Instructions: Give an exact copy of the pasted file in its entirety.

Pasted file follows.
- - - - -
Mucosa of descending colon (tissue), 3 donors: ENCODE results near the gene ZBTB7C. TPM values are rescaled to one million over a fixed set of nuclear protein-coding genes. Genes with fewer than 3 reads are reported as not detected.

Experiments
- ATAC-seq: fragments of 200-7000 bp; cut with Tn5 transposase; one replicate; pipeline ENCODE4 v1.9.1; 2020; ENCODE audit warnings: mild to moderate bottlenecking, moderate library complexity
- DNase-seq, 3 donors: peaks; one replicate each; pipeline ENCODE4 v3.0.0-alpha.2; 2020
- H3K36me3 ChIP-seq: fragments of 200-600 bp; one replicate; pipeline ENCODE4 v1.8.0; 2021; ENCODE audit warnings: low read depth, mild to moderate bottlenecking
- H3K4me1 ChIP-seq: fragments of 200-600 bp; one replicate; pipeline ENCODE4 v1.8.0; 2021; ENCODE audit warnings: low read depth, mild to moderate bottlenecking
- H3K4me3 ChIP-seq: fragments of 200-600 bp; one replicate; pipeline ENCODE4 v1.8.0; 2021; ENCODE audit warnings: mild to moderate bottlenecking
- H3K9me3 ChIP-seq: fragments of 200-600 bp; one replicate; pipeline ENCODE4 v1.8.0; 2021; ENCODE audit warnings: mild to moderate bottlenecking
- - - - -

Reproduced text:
Mucosa of descending colon (tissue), 3 donors: ENCODE results near the gene ZBTB7C. TPM values are rescaled to one million over a fixed set of nuclear protein-coding genes. Genes with fewer than 3 reads are reported as not detected.

Experiments
- ATAC-seq: fragments of 200-7000 bp; cut with Tn5 transposase; one replicate; pipeline ENCODE4 v1.9.1; 2020; ENCODE audit warnings: mild to moderate bottlenecking, moderate library complexity
- DNase-seq, 3 donors: peaks; one replicate each; pipeline ENCODE4 v3.0.0-alpha.2; 2020
- H3K36me3 ChIP-seq: fragments of 200-600 bp; one replicate; pipeline ENCODE4 v1.8.0; 2021; ENCODE audit warnings: low read depth, mild to moderate bottlenecking
- H3K4me1 ChIP-seq: fragments of 200-600 bp; one replicate; pipeline ENCODE4 v1.8.0; 2021; ENCODE audit warnings: low read depth, mild to moderate bottlenecking
- H3K4me3 ChIP-seq: fragments of 200-600 bp; one replicate; pipeline ENCODE4 v1.8.0; 2021; ENCODE audit warnings: mild to moderate bottlenecking
- H3K9me3 ChIP-seq: fragments of 200-600 bp; one replicate; pipeline ENCODE4 v1.8.0; 2021; ENCODE audit warnings: mild to moderate bottlenecking